### Trigonometric integrals

Here we'll just have a *sample* of how to use trig identities to
do some more complicated integrals involving trigonometric
functions. This is ‘just the tip of the iceberg’. We don't do more for
at least two reasons: first, hardly anyone remembers all these tricks
anyway, and, second, in real life you can look these things up in
tables of integrals. Perhaps even more important, in ‘real life’ there
are more sophisticated viewpoints which even make the whole issue a
little silly, somewhat like evaluating $\sqrt{26}$ ‘by differentials’
without your calculator seems silly.

The only identities we'll need in our examples are $$\cos^2x+\sin^2x=1\;\;\;\;\;\hbox{ Pythagorean identity}$$ $$\sin\,x=\sqrt{1-\cos\,2x\over 2}\;\;\;\;\;\hbox{ half-angle formula}$$ $$\cos\,x=\sqrt{1+\cos\,2x\over 2}\;\;\;\;\;\hbox{ half-angle formula}$$

The first example is $$\int \sin^3 x\;dx.$$ If we ignore all trig identities, there is no easy way to do this integral. But if we use the Pythagorean identity to rewrite it, then things improve: $$\int \sin^3 x\;dx=\int (1-\cos^2x)\sin x\;dx=-\int (1-\cos^2x)(-\sin x)\;dx$$ In the latter expression, we can view the $-\sin x$ as the derivative of $\cos x$, so with the substitution $u=\cos x$ this integral is $$-\int (1-u^2)\;du=-u+{u^3\over 3}+C=-\cos x+{\cos^3x\over 3}+C$$

This idea can be applied, more generally, to integrals
$$\int \sin^m x\;\cos^n x\; dx$$
where *at least one of $m,n$ is odd*. For example, if $n$ is odd,
then use
$$\cos ^nx=\cos^{n-1}x\;\cos x=(1-\sin^2x)^{n-1\over 2}\;\cos x$$
to write the whole thing as
$$\int \sin^m x\;\cos^n x\; dx=
\int \sin^m x\;(1-\sin^2x)^{n-1\over 2}\;\cos x\;dx$$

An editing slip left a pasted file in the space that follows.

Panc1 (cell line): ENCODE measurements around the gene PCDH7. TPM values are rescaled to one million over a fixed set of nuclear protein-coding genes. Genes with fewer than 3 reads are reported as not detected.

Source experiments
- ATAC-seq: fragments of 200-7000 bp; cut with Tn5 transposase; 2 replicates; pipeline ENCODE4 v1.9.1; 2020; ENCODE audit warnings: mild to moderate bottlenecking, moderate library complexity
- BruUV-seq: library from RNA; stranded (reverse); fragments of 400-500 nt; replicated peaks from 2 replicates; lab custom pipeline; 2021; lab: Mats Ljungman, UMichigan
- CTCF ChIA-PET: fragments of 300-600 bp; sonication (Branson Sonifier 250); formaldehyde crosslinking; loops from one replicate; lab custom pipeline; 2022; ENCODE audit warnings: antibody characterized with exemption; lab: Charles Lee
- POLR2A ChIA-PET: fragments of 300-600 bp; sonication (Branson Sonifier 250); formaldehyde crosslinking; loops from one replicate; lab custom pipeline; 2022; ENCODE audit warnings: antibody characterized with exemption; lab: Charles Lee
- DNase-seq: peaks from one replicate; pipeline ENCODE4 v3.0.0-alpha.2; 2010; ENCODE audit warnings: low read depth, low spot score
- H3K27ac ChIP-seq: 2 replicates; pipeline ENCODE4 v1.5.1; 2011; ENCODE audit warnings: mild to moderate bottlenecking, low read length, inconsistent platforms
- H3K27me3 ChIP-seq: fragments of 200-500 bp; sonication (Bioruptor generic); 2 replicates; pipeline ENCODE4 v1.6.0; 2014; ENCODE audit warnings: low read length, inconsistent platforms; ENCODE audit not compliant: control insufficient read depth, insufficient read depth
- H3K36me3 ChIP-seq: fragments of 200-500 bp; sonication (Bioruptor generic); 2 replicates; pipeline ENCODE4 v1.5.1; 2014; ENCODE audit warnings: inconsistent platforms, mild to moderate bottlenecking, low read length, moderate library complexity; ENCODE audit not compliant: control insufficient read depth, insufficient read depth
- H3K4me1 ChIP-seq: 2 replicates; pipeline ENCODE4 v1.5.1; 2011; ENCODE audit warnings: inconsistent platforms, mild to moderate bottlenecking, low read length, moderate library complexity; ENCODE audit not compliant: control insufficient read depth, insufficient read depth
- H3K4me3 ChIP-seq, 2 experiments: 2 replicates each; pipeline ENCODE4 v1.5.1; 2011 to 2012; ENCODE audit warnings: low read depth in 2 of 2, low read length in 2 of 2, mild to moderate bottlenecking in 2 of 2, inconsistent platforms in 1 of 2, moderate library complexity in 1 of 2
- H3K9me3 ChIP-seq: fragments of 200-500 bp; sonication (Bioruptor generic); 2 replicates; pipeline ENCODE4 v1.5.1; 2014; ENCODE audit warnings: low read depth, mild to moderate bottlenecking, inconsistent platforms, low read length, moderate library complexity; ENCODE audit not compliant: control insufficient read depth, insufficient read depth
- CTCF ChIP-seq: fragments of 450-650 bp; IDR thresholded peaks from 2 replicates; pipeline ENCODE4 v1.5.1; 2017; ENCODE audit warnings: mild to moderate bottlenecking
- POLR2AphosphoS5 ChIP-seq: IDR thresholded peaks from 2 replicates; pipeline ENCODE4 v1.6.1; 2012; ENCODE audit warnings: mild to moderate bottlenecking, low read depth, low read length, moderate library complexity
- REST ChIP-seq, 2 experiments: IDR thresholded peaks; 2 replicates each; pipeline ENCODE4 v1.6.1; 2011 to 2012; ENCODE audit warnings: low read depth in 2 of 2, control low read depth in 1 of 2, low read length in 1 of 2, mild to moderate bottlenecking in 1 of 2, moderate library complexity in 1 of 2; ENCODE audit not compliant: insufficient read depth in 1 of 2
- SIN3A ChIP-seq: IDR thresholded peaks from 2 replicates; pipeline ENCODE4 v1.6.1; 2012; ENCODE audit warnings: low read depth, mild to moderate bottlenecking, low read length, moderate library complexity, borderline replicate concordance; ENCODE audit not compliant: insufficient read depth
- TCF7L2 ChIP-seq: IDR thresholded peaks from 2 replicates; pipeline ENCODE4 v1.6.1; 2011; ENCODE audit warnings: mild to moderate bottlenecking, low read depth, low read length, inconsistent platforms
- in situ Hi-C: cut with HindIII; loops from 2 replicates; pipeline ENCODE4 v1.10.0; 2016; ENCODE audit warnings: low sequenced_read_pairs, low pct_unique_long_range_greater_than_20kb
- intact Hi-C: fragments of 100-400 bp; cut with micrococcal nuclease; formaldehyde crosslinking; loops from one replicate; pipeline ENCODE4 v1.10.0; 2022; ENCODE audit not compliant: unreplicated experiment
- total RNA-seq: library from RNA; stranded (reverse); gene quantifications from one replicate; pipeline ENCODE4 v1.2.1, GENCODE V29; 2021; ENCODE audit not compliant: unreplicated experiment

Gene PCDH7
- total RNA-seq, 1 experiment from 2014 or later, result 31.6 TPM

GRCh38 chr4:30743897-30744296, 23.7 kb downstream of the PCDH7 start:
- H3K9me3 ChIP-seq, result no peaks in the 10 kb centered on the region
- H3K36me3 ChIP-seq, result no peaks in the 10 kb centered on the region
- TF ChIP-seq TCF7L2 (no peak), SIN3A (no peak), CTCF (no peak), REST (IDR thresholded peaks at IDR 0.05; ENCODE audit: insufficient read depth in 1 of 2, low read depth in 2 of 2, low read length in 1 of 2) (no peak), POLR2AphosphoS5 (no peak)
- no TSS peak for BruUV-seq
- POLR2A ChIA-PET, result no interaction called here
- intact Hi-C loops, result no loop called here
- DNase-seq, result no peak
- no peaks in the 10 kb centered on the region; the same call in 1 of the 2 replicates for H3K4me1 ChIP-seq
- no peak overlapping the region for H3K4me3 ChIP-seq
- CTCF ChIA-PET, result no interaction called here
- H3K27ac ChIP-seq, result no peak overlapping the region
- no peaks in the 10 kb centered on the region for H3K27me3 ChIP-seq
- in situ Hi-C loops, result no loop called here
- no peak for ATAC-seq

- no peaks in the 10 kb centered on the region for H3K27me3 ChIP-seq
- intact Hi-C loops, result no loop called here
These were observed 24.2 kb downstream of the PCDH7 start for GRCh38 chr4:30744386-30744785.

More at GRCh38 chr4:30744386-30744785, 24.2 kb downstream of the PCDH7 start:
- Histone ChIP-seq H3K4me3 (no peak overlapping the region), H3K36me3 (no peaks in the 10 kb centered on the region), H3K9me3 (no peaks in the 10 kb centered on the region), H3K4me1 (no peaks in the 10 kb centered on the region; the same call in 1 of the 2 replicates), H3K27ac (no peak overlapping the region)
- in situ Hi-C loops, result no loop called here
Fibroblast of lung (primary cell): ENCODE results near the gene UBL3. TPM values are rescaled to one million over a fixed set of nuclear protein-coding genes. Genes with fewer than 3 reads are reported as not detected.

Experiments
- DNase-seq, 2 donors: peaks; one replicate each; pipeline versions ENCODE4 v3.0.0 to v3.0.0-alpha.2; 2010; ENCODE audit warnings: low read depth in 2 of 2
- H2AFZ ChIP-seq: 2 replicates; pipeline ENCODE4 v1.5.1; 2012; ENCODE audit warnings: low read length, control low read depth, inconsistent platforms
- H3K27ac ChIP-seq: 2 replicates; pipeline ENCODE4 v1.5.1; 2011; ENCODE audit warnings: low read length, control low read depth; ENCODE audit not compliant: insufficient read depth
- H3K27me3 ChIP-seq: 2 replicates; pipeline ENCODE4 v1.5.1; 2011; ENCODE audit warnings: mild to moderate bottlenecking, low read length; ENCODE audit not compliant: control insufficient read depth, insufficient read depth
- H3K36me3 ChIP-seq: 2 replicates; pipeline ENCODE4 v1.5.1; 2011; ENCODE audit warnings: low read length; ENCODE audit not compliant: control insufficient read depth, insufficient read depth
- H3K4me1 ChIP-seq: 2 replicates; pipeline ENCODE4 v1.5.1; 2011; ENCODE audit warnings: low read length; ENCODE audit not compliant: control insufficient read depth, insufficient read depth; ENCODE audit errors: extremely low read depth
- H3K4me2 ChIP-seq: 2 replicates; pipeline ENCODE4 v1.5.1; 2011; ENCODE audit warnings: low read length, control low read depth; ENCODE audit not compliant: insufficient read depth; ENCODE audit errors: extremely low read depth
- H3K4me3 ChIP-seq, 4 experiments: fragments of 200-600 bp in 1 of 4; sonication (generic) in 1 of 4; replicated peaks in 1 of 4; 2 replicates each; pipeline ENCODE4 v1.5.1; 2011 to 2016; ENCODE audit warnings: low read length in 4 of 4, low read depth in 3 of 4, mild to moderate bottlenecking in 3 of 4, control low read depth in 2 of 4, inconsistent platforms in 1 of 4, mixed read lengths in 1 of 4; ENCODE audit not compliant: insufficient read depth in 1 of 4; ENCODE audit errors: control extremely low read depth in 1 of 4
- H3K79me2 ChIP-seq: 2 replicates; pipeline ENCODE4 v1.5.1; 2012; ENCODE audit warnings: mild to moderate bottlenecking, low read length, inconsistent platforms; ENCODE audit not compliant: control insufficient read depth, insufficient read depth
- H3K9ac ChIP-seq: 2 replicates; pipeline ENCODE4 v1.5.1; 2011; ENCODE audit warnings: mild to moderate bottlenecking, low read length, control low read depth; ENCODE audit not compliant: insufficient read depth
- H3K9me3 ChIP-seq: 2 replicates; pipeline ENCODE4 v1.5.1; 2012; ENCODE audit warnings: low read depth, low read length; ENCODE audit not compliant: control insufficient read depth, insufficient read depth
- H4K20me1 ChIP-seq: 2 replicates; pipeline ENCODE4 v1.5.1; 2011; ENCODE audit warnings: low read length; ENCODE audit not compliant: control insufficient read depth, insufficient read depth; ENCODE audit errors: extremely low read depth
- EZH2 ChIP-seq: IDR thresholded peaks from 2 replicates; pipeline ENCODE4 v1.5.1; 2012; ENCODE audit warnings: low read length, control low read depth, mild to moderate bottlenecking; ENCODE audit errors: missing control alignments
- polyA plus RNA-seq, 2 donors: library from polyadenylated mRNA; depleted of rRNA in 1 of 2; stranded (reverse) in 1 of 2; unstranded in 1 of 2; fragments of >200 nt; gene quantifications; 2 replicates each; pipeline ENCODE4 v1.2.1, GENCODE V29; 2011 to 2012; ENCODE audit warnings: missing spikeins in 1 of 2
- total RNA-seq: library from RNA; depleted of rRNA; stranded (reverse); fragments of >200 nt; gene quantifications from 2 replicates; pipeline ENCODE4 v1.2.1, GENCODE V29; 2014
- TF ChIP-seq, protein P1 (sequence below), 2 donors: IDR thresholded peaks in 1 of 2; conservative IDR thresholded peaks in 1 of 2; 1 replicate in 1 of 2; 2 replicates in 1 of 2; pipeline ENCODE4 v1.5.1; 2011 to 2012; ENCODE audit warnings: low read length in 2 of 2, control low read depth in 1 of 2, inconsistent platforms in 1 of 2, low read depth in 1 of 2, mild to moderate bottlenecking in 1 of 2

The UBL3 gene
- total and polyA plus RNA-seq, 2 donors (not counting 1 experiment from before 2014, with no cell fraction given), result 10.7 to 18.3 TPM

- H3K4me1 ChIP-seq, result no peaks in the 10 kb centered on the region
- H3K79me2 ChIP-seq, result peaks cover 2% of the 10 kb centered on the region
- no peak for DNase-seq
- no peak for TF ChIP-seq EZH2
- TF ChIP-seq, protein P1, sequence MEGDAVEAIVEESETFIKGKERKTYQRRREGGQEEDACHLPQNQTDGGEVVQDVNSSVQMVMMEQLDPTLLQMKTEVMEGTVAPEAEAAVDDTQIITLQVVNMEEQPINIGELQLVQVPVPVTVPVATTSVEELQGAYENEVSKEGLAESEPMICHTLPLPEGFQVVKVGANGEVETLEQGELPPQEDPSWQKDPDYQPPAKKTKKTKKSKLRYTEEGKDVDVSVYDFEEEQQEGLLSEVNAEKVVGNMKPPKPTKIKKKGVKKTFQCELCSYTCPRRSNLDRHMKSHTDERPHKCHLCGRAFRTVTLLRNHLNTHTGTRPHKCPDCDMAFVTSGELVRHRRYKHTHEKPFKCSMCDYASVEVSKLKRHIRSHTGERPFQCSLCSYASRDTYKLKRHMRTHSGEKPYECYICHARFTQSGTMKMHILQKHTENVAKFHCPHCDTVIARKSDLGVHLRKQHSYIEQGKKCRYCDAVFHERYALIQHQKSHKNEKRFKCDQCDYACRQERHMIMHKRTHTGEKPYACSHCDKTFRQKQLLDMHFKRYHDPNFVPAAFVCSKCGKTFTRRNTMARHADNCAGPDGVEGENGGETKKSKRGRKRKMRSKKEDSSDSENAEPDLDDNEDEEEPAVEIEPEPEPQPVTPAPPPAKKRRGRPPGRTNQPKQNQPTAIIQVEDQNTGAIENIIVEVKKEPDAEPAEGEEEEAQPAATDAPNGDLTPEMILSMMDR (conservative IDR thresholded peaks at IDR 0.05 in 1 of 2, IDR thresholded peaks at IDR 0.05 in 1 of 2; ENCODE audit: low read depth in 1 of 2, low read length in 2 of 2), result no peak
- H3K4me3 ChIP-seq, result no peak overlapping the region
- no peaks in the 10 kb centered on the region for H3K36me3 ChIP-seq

The point is that we have obtained something of the form
$$\int\hbox{ (polynomial in $\sin x$) }\cos x\;dx$$
Letting $u=\sin x$, we have $\cos x\;dx=du$, and the integral becomes
$$\hbox{ (polynomial in $u$) } du$$
which we can do.

But this Pythagorean identity trick does not help us on the
relatively simple-looking integral
$$\int \sin^2 x\; dx$$
since there is no odd exponent anywhere. In effect, we ‘divide the
exponent by two’, thereby getting an odd exponent, by using the *half-angle formula*:
$$\int \sin^2 x\; dx= \int
{1-\cos\,2x\over 2}\;dx={x\over 2}-{\sin 2x\over 2\cdot 2}+C$$

A bigger version of this application of the half-angle
formula is
$$\int \sin^6 x \; dx=\int ({1-\cos\,2x\over 2})^3\;dx=
\int {1\over 8}-{3\over 8}\cos 2x + {3\over 8}\cos^2 2x -
{1\over 8}\cos^3 2x\;dx$$
Of the four terms in the integrand in the last expression, we can do
the first two directly:
$$\int {1\over 8}\;dx={x\over 8}+C\;\;\;\;\;
\int -{3\over 8}\cos 2x\;dx= {-3\over 16}\sin 2x+C$$
But the last two terms require further work: using a half-angle
formula *again*, we have
$$\int {3\over 8}\cos^2 2x\;dx=\int {3\over 16}(1+\cos 4x)\;dx=
{3x\over 16}+{3\over 64}\sin 4x+C$$
And the $\cos^3 2x$ needs the Pythagorean identity trick:
$$\int {1\over 8}\cos^3 2x\;dx={1\over 8}\int (1-\sin^22x)\cos
2x\;dx
={1\over 8}[\sin 2x-{\sin^3 2x\over 3}]+C$$
Putting it all together, we have
$$\int \sin^6 x \; dx={x\over 8}+{-3\over 16}\sin 2x+
{3x\over 16}+{3\over 64}\sin 4x+{1\over 8}[\sin 2x-{\sin^3
2x\over 3}]+C$$
This last example is typical of the kind of repeated application of
all the tricks necessary in order to treat all the possibilities.

In a slightly different vein, there is the horrible $$\int \sec x\;dx$$ There is no decent way to do this at all from a first-year calculus viewpoint. A sort of rationalized-in-hindsight way of explaining the answer is: $$\int \sec x\;dx=\int {\sec x(\sec x+\tan x)\over \sec x+\tan x}\;dx$$ All we did was multiply and divide by $\sec x+\tan x$. Of course, we don't pretend to answer the question of how a person would get the idea to do this. But then (another miracle?) we ‘notice’ that the numerator is the derivative of the denominator, so $$\int \sec x\;dx=\ln(\sec x+\tan x)+C$$ There is something distasteful about this rationalization, but at this level of technique we're stuck with it.

Maybe this is enough of a sample. There are several other
tricks that one would have to know in order to claim to be an ‘expert’
at this, but it's not really sensible to *want* to be ‘expert’ at
these games, *because there are smarter alternatives.*

#### Exercises

- $\int \cos ^2 x\,dx=?$
- $\int \cos x \sin ^2 x\,dx=?$
- $\int \cos^3 x \,dx=?$
- $\int \sin ^2 5x\,dx=?$
- $\int \sec (3x+7)\,dx$
- $\int \sin ^2\,(2x+1)\,dx=?$
- $\int \sin^3\,(1-x)\;dx=?$

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